Recently and more funitels have been added to ski areas, when used to transport skiers, funitels are a fast way to get to a higher altitude. Funitels combine a short time between successive cabins with a high capacity per cabin, funitels are able to tolerate higher wind speeds than classic gondola lifts because they are fastened to two steel cables instead of one
The Schilthorn is a summit in Europe, in the Bernese Alps of Switzerland. It overlooks the valley of Lauterbrunnen in the Bernese Oberland, and is the highest mountain in the range lying north of the Sefinenfurgge Pass, the Schilthorn lies above the village of Mürren, from where a cable car leads to its summit. Administratively, the summit is within the municipality of Lauterbrunnen, although the slopes are within the municipality of Reichenbach im Kandertal. Both municipalities are in the canton of Bern, the summit has a panoramic view which spans from the Titlis, Jungfrau, Mönch, over the Bernese Alps and the Jura mountains up to the Vosges Mountains and the Black Forest. Mont Blanc is just visible, to get to the Schilthorn from the valley floor, a series of cable cars must be taken. The cable cars begin in Stechelberg leaving to Gimmelwald and onto Mürren, from Mürren another cable car is taken to Birg, which is the final change before the Schilthorn. This cable airway is the longest and was the most technically challenging airway to be built, the other way up is to take the cable car from Lauterbrunnen to Grütschalp and a train to Mürren, from where the cable car must be taken.
Between Birg and the summit, the car passes over Grauseeli. It is possible to hike to the peak, along the myriad of small, the hike to the top takes roughly five hours from Gimmelwald for a fit walker. The panoramic revolving restaurant at the summit, Piz Gloria, was featured in the 1969 James Bond movie On Her Majestys Secret Service, a black ski run featured in the film starts at the summit and leads down to the Engetal below Birg. The restaurant revolves a full 360 degrees in 55 minutes, slightly faster than the hand of a clock. A number of scenes in the film were photographed by cameraman John Jordan hanging below a speeding helicopter, Jordan had previously lost a foot to a helicopter rotor while filming the previous Bond movie You Only Live Twice. Within a year and fitted with a limb, Jordan lost his footing. During the winter the Schilthorn is the start for the world longest downhill ski race, the Inferno. During the summer the Inferno Triathlon finishes at the summit after a run up from the Lauterbrunnen valley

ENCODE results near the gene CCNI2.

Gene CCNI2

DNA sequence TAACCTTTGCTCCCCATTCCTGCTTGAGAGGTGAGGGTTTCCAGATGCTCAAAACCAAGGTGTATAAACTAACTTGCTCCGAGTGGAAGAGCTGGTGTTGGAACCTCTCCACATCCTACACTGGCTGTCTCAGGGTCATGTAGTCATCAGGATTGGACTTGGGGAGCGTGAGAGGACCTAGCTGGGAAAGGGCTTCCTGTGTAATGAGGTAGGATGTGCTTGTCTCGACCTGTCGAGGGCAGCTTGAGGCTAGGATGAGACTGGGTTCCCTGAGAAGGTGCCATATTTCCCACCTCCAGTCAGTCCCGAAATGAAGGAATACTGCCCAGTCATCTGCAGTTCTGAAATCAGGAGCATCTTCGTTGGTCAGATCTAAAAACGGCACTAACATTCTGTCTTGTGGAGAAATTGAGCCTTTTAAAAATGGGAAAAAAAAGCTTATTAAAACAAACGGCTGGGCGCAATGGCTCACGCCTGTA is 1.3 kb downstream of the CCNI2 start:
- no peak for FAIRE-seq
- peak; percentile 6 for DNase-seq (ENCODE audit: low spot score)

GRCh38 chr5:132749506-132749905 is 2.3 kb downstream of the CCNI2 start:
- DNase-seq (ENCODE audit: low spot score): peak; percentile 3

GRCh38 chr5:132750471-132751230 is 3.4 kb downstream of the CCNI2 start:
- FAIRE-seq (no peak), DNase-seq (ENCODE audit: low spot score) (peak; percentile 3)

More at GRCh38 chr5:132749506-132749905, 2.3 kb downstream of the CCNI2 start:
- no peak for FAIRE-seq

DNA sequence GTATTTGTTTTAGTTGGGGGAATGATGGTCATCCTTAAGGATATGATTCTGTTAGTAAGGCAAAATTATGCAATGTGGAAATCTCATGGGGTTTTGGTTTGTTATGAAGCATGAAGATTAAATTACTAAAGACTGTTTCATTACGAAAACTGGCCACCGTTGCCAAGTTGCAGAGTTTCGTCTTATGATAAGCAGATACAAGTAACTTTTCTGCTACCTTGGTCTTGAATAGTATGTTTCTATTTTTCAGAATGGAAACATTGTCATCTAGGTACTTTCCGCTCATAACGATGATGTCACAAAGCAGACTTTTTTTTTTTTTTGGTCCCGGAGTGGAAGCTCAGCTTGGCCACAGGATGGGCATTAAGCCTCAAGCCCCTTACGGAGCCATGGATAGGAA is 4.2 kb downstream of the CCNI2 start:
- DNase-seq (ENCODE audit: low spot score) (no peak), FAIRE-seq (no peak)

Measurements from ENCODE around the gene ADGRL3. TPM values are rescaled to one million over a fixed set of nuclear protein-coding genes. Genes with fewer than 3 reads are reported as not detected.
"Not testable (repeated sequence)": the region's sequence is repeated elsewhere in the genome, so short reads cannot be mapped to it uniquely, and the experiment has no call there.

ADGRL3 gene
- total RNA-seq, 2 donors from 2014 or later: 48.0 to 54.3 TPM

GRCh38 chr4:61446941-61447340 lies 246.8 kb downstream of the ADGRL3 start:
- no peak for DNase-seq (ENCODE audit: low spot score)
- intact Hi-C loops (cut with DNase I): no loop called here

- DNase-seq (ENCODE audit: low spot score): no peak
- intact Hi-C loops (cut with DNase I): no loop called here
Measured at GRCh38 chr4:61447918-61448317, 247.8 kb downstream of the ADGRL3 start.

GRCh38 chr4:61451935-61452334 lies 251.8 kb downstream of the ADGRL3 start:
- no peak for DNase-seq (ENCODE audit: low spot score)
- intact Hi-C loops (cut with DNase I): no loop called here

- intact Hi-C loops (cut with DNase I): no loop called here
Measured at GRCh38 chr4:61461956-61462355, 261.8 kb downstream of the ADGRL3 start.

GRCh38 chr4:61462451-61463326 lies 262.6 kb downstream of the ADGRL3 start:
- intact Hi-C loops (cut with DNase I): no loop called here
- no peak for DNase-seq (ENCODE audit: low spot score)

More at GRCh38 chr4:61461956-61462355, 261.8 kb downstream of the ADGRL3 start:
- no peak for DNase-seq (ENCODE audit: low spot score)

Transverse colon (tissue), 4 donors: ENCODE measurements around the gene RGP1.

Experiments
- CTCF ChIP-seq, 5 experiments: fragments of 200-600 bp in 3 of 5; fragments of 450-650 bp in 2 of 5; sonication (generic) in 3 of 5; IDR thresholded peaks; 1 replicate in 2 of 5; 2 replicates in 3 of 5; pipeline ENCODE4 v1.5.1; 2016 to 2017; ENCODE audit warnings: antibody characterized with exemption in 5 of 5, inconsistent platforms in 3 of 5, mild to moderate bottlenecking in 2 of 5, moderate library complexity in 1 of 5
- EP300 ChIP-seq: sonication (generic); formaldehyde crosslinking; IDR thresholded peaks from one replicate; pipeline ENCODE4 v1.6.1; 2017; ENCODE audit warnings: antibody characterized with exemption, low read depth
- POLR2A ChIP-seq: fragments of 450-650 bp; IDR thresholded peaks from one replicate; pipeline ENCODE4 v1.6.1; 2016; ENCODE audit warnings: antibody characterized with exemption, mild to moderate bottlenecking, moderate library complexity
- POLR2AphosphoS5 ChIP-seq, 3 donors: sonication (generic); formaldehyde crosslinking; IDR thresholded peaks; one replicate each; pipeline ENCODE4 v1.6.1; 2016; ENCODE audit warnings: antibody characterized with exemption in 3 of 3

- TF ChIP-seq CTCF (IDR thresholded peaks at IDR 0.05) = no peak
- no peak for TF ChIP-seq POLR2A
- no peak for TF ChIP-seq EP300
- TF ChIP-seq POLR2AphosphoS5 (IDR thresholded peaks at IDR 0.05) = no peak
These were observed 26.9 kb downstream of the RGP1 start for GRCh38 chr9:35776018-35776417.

The Unterrothon is a mountain of the Swiss Pennine Alps, overlooking Zermatt in the canton of Valais. It is located west of the Oberrothorn, on the north of the Findel Glacier. The summit can be reached by car via Sunnegga and Blauherd. The Rothorn paradise is one of the ski areas located around Zermatt. List of mountains of Switzerland accessible by public transport Unterrothorn on Hikr
The Klein Matterhorn is a peak of the Pennine Alps, overlooking Zermatt in the Swiss canton of Valais. At 3,883 metres above sea level, it is the highest place in Europe that can be reached by aerial tramway, as well as by any other means of transport. The Klein Matterhorn is part of the Breithorn massif and overlooks on its side the almost equally high flat glacier named Breithorn Plateau. The name Klein Matterhorn is a reference to its larger neighbour, the Matterhorn. Even before the license application was filed, the building promoter had to negotiate with the Swiss Alpine Club. These discussions resulted in two large natural reserve zones, the third area was designated as a tourist zone. Licensing was further delayed until 1969 by the citizens of Zermatt filing a complaint to the council of the Canton of Valais. In December 1970, the Swiss government finally gave permission for the cable way, eventually, on 17 December 1973, the Federal Council rejected objections and granted a construction license.
The next major obstacle proved to be the recruitment of a force to build the lift system. At altitudes of 3000 to 4000m above sea level, worker productivity would be reduced by up to 50% compared to normal levels, and workers would be required to live for weeks on end within the camps. The construction of cable car started in August 1976 at all three construction sites, the valley terminal, the three tower sites and the mountain terminal. Creation of the terminal was a difficult undertaking. Some 2000 cubic metres of concrete were used in the station, all of which had to be transported there by helicopter in specially insulated tanks, mixed with warm water. Weather conditions at the site in high mountain terrain were extreme, temperatures falling to minus 40 °C, snowfalls. It took several weeks to cover the distance of 3,600 meters, with an altitude of almost 1,000 meters. On December 1978, all four track cables were installed, the Cable car was built by Von Roll LTD Bern Switzerland. The Klein Matterhorn is at the end of a cable car journey from Zermatt, via Furi.
The last station lies at a height of 3,820 metres, a tunnel connects it with the Breithorn Plateau on the south side